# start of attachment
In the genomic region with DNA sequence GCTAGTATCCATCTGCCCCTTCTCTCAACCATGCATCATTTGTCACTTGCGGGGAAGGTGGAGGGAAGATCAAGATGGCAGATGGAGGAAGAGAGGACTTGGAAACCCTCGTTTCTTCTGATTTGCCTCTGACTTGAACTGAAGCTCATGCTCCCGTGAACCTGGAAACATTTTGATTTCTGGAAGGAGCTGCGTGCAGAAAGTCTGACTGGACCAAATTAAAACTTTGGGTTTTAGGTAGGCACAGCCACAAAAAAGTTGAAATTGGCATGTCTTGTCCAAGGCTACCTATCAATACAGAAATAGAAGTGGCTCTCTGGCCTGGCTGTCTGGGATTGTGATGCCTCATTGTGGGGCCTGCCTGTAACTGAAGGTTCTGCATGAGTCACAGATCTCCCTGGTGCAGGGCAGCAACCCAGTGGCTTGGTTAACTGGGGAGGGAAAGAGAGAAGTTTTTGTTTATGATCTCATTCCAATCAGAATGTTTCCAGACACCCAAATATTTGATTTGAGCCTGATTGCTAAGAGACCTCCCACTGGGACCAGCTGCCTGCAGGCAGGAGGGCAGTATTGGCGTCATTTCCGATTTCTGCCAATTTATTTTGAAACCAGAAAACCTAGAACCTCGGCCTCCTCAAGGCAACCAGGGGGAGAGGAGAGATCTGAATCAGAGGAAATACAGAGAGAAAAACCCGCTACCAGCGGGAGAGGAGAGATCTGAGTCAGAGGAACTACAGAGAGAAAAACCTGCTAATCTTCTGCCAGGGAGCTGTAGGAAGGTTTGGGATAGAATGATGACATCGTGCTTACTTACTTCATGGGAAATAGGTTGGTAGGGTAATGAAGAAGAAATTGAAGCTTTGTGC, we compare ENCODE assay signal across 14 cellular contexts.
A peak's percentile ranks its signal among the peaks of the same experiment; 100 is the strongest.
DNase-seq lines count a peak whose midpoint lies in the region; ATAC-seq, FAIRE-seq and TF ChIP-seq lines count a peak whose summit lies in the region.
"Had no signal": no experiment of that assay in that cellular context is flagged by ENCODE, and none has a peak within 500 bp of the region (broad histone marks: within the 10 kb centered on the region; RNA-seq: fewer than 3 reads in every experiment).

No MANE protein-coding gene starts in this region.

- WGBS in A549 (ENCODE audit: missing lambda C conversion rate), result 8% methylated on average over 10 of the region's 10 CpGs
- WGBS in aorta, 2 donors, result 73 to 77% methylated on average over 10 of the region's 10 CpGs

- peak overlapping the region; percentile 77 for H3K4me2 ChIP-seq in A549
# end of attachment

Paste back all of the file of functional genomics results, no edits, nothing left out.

In the genomic region with DNA sequence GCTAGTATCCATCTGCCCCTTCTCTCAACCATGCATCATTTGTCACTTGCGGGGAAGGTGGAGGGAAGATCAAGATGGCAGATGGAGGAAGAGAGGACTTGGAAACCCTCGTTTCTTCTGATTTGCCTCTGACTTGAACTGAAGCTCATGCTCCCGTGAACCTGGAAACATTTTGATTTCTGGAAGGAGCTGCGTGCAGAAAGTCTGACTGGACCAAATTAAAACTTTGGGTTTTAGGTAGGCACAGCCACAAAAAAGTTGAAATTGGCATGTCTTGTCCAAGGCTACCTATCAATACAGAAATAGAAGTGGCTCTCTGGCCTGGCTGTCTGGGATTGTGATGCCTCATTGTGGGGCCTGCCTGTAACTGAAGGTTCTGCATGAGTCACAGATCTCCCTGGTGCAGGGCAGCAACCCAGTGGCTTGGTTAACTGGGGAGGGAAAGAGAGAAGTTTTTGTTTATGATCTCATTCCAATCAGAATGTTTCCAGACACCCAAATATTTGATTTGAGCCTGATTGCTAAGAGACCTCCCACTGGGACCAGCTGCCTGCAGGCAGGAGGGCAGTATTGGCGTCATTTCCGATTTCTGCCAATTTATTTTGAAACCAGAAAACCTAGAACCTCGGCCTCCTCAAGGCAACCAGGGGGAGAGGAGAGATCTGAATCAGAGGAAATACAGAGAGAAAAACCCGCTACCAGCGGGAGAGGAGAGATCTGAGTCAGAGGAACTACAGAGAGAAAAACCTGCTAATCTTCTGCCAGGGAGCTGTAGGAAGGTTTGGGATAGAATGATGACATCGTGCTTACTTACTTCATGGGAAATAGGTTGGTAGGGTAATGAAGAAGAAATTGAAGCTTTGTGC, we compare ENCODE assay signal across 14 cellular contexts.
A peak's percentile ranks its signal among the peaks of the same experiment; 100 is the strongest.
DNase-seq lines count a peak whose midpoint lies in the region; ATAC-seq, FAIRE-seq and TF ChIP-seq lines count a peak whose summit lies in the region.
"Had no signal": no experiment of that assay in that cellular context is flagged by ENCODE, and none has a peak within 500 bp of the region (broad histone marks: within the 10 kb centered on the region; RNA-seq: fewer than 3 reads in every experiment).

No MANE protein-coding gene starts in this region.

- WGBS in A549 (ENCODE audit: missing lambda C conversion rate), result 8% methylated on average over 10 of the region's 10 CpGs
- WGBS in aorta, 2 donors, result 73 to 77% methylated on average over 10 of the region's 10 CpGs

- peak overlapping the region; percentile 77 for H3K4me2 ChIP-seq in A549